Tutorial

Objects as Maps in Flow

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Despite the advent of the Map type, plain objects is an incredibly common way of representing a map. To support this paradigm, Flow offers a very flexible way to express this.

Where Object Maps are Useful

Let’s say you want to write a function that totals the cost of a grocery list. Invoking it will look something like:

// This would return 9.5 (4 + 3 + 2.5).
getTotalCost({
  eggs: 4,
  fruitSnacks: 3,
  toothpaste: 2.5,
});

The list can have any number of items, so you can’t explicitly declare each item as a property. Also, you want to make sure it only takes numbers, so:

getTotalCost({
  eggs: 4,
  toothpaste: 2.5,
  milk: 'Too much',
});

…would give a type error.

Declaring a Type as an Object Map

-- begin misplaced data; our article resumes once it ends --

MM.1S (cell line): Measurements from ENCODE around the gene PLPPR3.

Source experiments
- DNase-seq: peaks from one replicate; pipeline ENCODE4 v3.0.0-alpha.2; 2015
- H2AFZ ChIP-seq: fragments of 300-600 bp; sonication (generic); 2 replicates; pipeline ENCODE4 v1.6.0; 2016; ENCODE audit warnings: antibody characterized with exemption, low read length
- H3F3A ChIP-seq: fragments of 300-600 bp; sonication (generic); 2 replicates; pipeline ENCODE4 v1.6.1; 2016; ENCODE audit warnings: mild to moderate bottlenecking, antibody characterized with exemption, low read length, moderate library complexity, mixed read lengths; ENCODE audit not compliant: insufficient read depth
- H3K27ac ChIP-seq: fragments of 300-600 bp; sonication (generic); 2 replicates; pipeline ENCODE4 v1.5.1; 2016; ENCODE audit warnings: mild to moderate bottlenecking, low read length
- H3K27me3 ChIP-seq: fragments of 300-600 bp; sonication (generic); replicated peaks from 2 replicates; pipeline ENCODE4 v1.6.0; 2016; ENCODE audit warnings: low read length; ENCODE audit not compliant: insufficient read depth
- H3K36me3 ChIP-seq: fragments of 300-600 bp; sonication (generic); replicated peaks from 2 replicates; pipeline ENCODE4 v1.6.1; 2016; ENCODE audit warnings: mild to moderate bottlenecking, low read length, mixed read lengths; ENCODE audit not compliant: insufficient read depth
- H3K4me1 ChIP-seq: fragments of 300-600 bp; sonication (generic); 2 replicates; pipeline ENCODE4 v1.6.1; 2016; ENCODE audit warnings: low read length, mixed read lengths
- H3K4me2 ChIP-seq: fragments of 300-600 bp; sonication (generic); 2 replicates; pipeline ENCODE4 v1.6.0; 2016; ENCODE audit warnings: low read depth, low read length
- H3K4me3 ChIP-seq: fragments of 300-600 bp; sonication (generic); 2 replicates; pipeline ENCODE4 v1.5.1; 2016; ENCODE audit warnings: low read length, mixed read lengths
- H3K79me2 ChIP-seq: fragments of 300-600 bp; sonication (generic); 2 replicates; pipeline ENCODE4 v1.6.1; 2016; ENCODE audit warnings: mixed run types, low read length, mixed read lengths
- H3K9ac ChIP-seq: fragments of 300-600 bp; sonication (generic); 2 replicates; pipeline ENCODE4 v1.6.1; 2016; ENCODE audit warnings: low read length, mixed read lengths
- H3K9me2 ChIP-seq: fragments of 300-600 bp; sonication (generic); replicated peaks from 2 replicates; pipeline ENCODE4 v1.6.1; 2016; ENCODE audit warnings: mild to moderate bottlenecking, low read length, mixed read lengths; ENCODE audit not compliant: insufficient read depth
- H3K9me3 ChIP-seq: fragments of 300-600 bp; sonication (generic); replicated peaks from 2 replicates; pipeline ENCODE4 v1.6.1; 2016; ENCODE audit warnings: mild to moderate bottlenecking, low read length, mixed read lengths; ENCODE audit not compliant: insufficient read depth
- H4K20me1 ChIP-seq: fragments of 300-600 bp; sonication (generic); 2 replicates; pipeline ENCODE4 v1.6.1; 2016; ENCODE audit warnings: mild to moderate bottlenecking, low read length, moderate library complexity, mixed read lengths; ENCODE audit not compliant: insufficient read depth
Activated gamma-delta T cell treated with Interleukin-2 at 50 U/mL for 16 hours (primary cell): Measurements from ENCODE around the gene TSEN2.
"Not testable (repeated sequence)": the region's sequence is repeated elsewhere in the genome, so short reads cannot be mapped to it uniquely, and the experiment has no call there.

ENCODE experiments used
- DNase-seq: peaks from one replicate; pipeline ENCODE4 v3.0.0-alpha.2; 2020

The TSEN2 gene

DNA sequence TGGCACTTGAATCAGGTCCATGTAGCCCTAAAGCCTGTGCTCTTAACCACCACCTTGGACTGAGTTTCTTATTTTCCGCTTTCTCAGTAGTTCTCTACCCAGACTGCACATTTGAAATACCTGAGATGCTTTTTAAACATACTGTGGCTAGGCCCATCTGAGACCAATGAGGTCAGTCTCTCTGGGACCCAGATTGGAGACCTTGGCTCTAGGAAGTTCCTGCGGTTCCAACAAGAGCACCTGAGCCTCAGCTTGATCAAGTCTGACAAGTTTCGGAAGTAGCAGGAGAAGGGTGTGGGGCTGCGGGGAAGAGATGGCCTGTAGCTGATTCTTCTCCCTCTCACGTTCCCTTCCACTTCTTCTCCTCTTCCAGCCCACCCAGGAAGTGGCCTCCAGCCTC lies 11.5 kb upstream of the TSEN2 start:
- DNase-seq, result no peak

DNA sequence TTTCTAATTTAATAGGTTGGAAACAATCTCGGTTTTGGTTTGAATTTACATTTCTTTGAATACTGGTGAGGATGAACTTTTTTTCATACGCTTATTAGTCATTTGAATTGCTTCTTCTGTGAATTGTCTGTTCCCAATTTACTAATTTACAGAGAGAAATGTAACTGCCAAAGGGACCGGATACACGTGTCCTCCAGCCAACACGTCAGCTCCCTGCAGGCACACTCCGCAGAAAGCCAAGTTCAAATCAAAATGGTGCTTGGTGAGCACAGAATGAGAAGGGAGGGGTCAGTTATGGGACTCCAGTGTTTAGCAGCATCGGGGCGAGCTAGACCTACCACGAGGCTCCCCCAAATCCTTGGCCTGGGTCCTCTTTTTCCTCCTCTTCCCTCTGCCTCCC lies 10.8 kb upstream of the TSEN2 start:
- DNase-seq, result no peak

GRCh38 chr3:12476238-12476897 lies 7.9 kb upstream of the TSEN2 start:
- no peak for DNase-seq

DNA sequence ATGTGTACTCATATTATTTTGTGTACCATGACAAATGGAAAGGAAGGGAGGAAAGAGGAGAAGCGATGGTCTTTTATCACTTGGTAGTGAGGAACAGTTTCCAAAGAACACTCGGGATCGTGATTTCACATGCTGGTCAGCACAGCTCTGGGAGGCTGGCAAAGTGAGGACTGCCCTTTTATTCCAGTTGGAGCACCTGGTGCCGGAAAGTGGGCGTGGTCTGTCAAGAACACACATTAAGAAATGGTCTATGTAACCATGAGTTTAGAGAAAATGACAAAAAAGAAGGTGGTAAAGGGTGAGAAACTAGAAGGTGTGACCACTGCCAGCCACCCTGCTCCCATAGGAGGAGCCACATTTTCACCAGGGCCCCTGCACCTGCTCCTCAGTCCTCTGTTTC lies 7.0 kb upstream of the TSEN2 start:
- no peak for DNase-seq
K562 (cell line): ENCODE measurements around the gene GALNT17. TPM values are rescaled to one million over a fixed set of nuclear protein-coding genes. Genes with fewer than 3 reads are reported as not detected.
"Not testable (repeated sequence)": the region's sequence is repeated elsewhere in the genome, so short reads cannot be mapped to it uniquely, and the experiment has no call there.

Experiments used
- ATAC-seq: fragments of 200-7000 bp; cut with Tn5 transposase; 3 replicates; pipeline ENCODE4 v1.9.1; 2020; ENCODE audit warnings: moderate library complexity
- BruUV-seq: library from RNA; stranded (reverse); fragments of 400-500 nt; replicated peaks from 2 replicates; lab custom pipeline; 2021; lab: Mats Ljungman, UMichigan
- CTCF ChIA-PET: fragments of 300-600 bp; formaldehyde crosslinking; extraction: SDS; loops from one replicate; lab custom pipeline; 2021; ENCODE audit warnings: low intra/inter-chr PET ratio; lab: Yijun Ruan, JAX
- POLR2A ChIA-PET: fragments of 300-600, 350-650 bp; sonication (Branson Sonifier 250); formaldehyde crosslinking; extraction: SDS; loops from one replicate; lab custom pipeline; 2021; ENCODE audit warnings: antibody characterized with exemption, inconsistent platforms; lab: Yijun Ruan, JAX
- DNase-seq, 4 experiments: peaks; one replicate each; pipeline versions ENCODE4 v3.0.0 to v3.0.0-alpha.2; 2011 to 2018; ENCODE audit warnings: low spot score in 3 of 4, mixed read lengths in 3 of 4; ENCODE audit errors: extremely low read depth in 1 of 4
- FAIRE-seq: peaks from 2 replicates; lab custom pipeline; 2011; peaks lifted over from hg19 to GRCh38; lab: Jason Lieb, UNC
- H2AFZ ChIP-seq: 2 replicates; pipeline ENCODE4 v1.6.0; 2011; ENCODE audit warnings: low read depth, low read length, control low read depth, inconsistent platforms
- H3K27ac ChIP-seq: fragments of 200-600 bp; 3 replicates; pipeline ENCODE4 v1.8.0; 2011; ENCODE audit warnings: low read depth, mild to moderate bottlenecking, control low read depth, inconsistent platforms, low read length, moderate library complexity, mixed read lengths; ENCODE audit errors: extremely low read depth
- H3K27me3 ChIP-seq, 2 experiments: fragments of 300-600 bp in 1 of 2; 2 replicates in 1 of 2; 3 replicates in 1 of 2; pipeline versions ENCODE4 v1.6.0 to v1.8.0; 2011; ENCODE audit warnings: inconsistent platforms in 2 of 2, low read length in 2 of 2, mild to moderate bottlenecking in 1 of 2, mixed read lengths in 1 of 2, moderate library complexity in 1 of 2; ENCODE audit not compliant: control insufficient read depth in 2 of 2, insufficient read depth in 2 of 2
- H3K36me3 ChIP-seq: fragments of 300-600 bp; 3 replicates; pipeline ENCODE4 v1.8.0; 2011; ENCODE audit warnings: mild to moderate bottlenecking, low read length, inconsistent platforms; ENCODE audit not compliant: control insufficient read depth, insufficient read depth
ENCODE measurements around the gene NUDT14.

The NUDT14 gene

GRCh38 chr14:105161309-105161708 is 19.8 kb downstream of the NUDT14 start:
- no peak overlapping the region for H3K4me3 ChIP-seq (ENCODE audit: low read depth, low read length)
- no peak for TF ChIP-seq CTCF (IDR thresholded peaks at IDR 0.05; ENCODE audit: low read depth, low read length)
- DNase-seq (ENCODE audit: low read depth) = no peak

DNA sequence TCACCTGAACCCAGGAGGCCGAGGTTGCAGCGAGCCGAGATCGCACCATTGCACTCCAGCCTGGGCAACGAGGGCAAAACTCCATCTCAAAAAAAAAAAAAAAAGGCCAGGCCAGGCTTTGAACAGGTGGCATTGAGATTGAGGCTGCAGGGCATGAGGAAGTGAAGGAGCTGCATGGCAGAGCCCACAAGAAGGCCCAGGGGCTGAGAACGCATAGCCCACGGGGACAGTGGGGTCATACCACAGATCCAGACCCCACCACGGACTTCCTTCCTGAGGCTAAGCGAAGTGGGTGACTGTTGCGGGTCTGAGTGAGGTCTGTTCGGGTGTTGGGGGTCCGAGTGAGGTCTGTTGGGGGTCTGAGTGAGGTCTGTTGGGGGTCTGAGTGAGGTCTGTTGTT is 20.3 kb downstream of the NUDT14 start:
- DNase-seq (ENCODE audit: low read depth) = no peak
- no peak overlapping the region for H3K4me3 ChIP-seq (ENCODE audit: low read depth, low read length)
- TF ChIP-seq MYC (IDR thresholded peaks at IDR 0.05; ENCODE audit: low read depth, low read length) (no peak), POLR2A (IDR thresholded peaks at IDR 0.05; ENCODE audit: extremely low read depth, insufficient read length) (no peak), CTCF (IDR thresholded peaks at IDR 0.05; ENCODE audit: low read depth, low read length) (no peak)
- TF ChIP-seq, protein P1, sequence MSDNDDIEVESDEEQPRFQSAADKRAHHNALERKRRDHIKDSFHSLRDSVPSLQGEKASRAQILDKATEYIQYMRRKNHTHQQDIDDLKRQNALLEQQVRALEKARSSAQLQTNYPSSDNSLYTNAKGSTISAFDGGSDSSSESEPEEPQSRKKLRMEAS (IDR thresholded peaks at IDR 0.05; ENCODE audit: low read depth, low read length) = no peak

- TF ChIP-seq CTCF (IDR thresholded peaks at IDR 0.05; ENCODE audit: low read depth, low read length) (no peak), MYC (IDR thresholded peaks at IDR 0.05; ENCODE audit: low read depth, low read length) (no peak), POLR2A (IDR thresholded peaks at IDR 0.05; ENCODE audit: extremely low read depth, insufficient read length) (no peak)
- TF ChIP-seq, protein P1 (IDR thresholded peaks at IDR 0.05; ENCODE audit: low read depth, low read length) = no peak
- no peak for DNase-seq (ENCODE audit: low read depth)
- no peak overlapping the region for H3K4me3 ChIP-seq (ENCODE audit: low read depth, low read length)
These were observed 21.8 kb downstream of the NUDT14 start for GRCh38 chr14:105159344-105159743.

Like a lot of things with Flow, it’s pretty simple. Just declare a typed key in brackets and give it a type:

type GroceryList = {
  // The keys of the object will be strings.  The values will be numbers.
  [name: string]: number,
};

// From there, use it as any other type.
function getTotalCost(groceryList: GroceryList): number {
  // Take the value of each property, return the sum.
}

getTotalCost will accept an object whose string keys have number values and give a type error for anything else:

// This works.
getTotalCost({
  eggs: 4,
  fruitSnacks: 3,
  toothpaste: 2.5,
});

// Also okay.
getTotalCost({});

// Nope.
getTotalCost({
  eggs: 4,
  toothpaste: 2.5,
  milk: 'Too much',
});
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